other language in which you may run your site.
Build credibility - after your name, every page should have a link to
your Mission Statement, your About Us page should talk about the
principals of the company, the course instructors, qualifications,
location, and other bits of information that make you more real and
information, etc. Break your guarantee information out to its own page
limited to privacy issues.
Links to each of those should be included in the dominant links on
your left hand side on every page.
Do set up a site specifically for the US ... and address the issues a
citizen from Montana or New York might have about what enrolling and
completing the course readies him to do. If your diplomas or
certificates will transfer to enable your US visitor complete basic
legal requirements, say so. If not, then you should clearly state to
what degree it actually does aid him.
Do set up a testimonial page from previous students - while everyone
knows you're not going to publish negative information, it still helps
to have testimonials available from every page (part of the constant
left-hand menu). I know you do have them, but you require your visitor
to go digging for them. Make your site visitor friendly.
It would make sense that if 40% of your visitors are from the US, at
least 40% of your sales should be from the US as well. If it's not,
then there is a problem with your conversion rates - which could be
remedied with some user-friendly design and understanding how to
arrange the information better.
Your focus is courses, not starting a business. The only page which
should have starting a business as a focus is one that you use to
explain how your courses arm your students with the knowledge they
need to start their business. Don't confuse your visitors with that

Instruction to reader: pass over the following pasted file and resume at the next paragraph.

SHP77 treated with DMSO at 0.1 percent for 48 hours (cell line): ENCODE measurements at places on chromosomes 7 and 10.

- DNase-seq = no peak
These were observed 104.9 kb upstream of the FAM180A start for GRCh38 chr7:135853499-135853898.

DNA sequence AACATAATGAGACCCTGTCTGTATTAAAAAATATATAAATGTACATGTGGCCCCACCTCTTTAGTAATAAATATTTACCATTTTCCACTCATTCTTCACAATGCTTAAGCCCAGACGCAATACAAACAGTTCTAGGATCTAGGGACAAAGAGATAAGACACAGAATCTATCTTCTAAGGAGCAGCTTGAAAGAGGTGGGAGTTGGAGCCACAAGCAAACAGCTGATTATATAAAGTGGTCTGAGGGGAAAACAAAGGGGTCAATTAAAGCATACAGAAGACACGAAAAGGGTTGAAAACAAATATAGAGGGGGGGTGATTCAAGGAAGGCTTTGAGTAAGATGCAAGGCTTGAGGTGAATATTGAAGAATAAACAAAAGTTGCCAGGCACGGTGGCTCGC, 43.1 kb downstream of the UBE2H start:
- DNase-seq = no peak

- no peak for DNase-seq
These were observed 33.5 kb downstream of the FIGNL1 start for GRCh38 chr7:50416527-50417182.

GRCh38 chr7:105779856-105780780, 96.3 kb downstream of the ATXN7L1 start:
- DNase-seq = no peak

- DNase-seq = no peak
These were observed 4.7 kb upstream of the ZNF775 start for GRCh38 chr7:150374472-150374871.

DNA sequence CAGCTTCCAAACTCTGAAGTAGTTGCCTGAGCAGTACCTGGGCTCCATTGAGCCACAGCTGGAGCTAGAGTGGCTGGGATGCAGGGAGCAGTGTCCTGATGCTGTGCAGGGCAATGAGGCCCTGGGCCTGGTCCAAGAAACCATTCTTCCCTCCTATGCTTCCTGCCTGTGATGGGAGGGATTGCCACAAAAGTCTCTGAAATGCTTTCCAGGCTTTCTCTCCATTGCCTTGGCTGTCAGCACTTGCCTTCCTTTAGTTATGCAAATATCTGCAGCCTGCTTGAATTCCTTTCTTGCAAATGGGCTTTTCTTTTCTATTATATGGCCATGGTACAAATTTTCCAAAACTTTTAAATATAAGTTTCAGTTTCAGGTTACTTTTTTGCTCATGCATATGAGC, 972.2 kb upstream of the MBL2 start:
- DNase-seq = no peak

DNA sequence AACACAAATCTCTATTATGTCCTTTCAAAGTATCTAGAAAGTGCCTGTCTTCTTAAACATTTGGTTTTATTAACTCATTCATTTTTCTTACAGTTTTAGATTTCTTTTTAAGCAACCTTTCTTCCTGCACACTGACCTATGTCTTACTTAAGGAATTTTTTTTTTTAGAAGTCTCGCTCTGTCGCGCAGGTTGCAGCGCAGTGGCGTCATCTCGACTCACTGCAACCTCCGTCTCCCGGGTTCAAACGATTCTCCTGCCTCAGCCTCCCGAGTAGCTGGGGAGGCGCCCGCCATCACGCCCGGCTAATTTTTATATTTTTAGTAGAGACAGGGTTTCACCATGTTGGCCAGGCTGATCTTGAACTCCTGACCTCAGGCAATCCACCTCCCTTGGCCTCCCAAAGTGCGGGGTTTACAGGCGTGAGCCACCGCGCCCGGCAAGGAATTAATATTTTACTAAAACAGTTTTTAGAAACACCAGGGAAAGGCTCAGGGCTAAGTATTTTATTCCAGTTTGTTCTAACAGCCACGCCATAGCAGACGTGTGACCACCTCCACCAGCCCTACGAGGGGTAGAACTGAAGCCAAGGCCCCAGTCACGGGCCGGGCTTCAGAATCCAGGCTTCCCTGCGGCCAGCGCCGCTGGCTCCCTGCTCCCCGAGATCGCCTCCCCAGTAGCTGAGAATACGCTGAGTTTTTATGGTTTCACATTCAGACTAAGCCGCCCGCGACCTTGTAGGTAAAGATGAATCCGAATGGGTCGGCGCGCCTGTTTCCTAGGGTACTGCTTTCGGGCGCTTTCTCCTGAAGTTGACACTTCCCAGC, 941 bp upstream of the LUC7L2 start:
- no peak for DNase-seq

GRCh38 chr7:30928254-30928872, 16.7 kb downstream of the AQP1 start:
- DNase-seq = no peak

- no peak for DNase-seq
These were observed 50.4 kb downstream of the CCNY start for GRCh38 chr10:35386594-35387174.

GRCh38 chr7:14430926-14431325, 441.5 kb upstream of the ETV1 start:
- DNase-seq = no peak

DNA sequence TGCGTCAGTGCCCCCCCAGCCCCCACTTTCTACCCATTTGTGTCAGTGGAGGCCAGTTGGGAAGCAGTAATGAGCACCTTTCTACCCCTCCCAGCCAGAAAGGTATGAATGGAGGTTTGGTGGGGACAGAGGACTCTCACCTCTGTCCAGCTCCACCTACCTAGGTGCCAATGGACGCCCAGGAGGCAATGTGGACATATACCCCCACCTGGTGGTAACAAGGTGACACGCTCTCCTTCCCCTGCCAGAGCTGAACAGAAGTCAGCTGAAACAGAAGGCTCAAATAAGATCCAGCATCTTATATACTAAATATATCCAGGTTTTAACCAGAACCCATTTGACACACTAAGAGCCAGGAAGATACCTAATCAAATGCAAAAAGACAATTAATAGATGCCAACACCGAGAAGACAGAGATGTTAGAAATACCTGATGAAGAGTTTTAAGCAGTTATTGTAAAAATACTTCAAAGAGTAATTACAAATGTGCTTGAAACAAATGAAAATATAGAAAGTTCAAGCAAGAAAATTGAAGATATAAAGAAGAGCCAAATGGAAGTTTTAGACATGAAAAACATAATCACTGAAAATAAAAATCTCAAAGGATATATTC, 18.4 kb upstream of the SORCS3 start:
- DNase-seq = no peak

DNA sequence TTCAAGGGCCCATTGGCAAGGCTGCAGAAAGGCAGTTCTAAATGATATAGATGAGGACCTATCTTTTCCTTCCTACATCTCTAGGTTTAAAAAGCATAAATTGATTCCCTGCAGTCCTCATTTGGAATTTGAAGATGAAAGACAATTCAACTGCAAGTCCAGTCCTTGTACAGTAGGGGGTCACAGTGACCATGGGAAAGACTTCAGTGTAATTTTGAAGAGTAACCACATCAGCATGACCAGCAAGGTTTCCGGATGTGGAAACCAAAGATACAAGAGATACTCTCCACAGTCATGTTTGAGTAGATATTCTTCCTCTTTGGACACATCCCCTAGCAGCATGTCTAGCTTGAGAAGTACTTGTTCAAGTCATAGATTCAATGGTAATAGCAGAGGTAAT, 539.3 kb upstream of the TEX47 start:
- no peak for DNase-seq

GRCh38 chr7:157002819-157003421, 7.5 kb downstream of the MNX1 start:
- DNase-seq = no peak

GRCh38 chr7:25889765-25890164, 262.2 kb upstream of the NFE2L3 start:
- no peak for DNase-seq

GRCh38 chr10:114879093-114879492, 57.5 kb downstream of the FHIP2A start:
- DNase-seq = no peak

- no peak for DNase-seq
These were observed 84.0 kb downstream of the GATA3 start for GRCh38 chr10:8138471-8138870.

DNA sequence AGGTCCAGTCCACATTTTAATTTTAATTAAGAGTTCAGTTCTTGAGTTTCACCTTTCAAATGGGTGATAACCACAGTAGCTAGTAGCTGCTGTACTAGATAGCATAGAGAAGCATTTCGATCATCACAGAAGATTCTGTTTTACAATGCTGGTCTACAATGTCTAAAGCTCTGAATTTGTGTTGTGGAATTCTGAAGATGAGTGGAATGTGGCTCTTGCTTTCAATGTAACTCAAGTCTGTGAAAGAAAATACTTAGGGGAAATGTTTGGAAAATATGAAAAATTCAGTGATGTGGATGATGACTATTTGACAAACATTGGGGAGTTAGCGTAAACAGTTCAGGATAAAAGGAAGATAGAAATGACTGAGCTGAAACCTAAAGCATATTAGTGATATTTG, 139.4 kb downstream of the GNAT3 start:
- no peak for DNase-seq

same text elsewhere, except possibly in passing.
I know you're reluctant to separate the pages out. With some clever
designing, you can make much of the course information for both the US
and other countries available from both sites, certainly certain menu
items, etc., but it definitely helps to have the two sites.
So far as getting negative feedback, I can't see where you'd get it
for your brochures, they do provide information. However, finding the
information is difficult because of the structure you have now. Keep
it esy to find every other page from each page.
You forgot a link to "home" on your pages, this should be the first
link on your left hand site. If your visitor gets lost, he can go to
'home' and start again.
Some resources for your consideration
NUA Marketing Analyses and White Papers
International Marketing Info's "Targeting your market, Narrow your
Focus and Broaden your Sales"
Survey Net Forums on Internet Users Demographics and Psychographics
ISEDB'S "Give your site visitors what they want and they will buy"
Business Town's "Why Visitors Leave"
First e-Commer Corporation's "What Do Web Site Visitors Really Want Most?"
Grok Dot Com's "KISS Your Visitors if You Want Them Back"
* what internet visitors want
* internet psychographics
* psychographics + demographics
* traffic patterns
* visitor friendly design
* building credibility
Yes, you should break out a portion of the site for the US market and
make it user friendly. It will increase awareness and help with US
Following the recommendations as stated above WILL help incrase sales,
both in teh US and the UK.
I wish you the best of luck and success,
Google Answers Researcher